The Winter Soldier was ahead of the curve, but it was also a harbinger of the blockbusters to come. Furious 7, the most recent entry in the Fast & Furious franchise, centers on the hunt for the "God's Eye"—a computer program that enables its user to digitally track down any person in the world. Shortly after the movie's release, one real-life hacker argued that the God's Eye was actually plausible, though it would require "approximately the annual budget of the NSA" to develop.
Snowden's actual story took years to bring to the big screen, but the implications of his revelations about surveillance gripped Hollywood almost immediately.
The list goes on. Spectre, the most recent James Bond movie, sees the entire Double-O program threatened by "Nine Eyes," a mass surveillance program pushed by a sketchy government bigwig. Snowden himself got name-checked during an episode of Fox's resurrection of the paranoiac sci-fi drama The X-Files, and series creator Chris Carter said the comeback was directly inspired by reading headlines about Snowden. "We're trying to be honest with the changes dealing with digital technology: the capability of spying. Clearly we're being spied on in the US—or at least spying on you—and there seems to be no shame in it," Carter said at the Cannes Film Festival. "Every day I look at the newspaper and I see a possible X-Files episode."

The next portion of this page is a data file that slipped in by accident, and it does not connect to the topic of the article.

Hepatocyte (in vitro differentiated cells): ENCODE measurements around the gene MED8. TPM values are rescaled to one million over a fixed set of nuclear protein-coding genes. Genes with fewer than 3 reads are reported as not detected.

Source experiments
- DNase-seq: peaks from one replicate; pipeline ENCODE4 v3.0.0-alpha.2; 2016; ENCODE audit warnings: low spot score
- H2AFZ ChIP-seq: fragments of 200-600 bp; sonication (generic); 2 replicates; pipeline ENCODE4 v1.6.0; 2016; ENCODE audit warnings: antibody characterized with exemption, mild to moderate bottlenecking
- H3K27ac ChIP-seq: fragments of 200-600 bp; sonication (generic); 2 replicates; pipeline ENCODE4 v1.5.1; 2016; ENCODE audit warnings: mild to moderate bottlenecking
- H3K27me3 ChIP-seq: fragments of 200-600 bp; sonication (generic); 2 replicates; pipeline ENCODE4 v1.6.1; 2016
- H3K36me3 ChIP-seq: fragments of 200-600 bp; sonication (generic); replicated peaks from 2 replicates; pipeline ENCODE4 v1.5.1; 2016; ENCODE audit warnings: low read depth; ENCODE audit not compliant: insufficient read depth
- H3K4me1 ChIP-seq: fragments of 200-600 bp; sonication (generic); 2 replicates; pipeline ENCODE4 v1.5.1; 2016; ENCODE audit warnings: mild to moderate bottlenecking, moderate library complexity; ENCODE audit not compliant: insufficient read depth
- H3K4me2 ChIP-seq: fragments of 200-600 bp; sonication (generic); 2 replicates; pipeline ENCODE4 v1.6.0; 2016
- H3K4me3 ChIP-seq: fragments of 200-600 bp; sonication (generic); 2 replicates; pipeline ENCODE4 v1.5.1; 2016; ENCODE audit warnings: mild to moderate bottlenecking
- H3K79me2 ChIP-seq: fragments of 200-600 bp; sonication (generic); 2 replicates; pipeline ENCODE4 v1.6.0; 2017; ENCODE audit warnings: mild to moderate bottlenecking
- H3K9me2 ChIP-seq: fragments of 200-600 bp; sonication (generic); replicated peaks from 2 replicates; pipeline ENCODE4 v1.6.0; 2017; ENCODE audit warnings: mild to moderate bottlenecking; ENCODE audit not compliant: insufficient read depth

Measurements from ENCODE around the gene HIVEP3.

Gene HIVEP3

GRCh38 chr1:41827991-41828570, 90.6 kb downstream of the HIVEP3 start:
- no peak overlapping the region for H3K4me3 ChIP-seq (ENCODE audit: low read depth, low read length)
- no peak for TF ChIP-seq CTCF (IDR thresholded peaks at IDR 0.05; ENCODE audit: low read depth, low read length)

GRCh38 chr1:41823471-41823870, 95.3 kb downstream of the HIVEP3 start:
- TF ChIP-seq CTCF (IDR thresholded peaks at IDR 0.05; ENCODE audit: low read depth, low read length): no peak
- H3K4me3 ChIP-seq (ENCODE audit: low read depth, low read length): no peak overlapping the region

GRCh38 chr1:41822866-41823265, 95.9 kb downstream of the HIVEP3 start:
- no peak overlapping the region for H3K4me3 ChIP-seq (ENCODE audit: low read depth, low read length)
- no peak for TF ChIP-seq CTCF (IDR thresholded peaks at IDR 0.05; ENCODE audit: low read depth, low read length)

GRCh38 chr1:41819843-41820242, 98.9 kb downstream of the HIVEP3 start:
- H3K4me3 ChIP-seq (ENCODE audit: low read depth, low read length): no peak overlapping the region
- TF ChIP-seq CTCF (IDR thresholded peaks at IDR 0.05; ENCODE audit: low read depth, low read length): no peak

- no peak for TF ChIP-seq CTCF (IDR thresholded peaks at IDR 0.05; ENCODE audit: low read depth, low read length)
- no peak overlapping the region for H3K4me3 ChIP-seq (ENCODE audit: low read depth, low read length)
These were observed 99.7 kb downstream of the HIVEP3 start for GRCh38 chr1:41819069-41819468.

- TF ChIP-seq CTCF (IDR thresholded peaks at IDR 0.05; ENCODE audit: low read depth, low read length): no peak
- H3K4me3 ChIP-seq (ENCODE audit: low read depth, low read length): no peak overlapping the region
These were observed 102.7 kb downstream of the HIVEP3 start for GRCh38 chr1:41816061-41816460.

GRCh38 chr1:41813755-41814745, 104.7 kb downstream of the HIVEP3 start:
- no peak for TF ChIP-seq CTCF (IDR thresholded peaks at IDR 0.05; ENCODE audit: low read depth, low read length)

But no Hollywood blockbuster has tackled Snowden with more gusto than this summer's Jason Bourne, which returned Matt Damon to the title role for the first time in nearly 10 years for a story that blended the franchise's government conspiracy roots with the Snowden narrative. Snowden himself is explicitly name-checked several times, and the broader implications of his story have been woven into the film's plot, which chronicles a secret government conspiracy to abolish privacy altogether, which kicks off when a Snowden-esque hacker (Julia Stiles) steals top-secret files from her old bosses. How much was Edward Snowden on the minds of the the filmmaking team behind Jason Bourne? Matt Damon, a Snowden admirer, described its setting as "a post-Snowden world," and Doug Liman—who directed the original Bourne Identity and executive-produced the sequels—has actually met with the real Snowden in person.
Of course, we're now on the cusp of a movie that's even more closely based on the story of Edward Snowden: Snowden. And in a final blurring of the lines, Snowden even goes out of its way to give Edward Snowden something to say. By briefly swapping out Joseph Gordon-Levitt for the real deal at the movie's conclusion, Oliver Stone gives Snowden the opportunity to personally deliver his message to moviegoers in thousands of theaters across the globe. "I think the greatest freedom that I've gained is the fact that I no longer have to worry about what happens tomorrow, because I'm happy with what I’ve done today," says the real Snowden. It's hard to imagine a more extreme example of Hollywood's ongoing fascination with Snowden and the full implications of the information he leaked; for a brief moment, the whistleblower becomes the movie star.